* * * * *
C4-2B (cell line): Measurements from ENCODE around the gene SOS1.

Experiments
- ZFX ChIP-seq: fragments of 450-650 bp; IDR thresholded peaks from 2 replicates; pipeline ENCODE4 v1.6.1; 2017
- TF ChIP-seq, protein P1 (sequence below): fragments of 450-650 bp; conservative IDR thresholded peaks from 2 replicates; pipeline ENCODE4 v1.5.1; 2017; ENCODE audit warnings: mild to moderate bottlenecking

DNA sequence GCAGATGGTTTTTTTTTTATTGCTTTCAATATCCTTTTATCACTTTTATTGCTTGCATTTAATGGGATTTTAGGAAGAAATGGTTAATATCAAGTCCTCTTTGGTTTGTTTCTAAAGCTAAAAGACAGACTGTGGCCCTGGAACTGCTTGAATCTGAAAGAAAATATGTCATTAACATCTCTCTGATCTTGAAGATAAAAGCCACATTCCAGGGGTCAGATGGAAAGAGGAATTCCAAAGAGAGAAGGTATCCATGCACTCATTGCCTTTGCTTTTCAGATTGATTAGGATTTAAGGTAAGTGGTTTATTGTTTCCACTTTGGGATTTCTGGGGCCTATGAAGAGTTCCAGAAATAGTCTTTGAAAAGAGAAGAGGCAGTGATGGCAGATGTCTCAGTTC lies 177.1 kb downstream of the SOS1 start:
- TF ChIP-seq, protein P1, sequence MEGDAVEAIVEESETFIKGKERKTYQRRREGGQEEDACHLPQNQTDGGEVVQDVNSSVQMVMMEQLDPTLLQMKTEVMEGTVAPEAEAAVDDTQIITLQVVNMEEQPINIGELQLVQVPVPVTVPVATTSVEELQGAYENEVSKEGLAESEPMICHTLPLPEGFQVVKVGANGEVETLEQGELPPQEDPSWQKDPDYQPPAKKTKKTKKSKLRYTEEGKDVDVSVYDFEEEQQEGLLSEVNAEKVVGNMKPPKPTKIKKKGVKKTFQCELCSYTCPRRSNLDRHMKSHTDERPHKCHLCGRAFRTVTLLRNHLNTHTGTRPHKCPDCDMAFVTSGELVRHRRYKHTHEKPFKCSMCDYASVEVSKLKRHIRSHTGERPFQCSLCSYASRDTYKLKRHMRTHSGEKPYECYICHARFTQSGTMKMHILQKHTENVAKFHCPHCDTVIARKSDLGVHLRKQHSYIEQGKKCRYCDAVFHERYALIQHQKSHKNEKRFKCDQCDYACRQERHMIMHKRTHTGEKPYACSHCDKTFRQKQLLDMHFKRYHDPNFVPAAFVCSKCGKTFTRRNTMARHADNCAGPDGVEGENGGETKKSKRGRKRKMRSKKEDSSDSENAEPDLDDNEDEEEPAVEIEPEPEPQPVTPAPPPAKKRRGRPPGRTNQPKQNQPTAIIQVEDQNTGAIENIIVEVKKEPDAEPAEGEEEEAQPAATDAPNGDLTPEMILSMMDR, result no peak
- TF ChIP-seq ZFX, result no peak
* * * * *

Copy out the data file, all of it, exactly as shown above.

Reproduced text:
C4-2B (cell line): Measurements from ENCODE around the gene SOS1.

Experiments
- ZFX ChIP-seq: fragments of 450-650 bp; IDR thresholded peaks from 2 replicates; pipeline ENCODE4 v1.6.1; 2017
- TF ChIP-seq, protein P1 (sequence below): fragments of 450-650 bp; conservative IDR thresholded peaks from 2 replicates; pipeline ENCODE4 v1.5.1; 2017; ENCODE audit warnings: mild to moderate bottlenecking

DNA sequence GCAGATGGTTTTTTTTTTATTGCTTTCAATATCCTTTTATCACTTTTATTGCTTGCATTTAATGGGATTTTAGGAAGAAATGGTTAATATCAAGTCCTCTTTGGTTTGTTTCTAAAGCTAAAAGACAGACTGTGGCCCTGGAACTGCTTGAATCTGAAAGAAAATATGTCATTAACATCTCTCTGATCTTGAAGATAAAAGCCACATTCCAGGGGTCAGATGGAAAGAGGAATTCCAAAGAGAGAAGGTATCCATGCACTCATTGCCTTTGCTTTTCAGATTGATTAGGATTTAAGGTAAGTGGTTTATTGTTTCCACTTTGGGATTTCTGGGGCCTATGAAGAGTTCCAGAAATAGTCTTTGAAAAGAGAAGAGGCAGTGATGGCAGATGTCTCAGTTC lies 177.1 kb downstream of the SOS1 start:
- TF ChIP-seq, protein P1, sequence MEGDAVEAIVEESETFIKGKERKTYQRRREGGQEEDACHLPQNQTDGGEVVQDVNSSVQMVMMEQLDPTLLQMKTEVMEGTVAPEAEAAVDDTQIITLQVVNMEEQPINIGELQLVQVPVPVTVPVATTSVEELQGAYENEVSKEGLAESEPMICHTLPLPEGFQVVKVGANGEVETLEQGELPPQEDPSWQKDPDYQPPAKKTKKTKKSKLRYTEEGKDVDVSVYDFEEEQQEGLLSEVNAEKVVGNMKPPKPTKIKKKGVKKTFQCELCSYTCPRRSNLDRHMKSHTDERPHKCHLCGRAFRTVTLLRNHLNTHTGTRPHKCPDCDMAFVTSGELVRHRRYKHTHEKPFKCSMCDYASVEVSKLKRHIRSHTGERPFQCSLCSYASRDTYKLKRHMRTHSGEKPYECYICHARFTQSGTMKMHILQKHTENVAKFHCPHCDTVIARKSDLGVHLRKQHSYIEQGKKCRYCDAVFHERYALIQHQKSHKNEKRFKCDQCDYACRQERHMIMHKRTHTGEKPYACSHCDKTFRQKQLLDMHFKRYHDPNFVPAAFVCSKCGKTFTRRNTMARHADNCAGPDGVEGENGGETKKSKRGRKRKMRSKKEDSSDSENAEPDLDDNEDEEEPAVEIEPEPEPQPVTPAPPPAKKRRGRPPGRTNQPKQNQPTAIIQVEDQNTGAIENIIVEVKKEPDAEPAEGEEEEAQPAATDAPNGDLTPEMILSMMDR, result no peak
- TF ChIP-seq ZFX, result no peak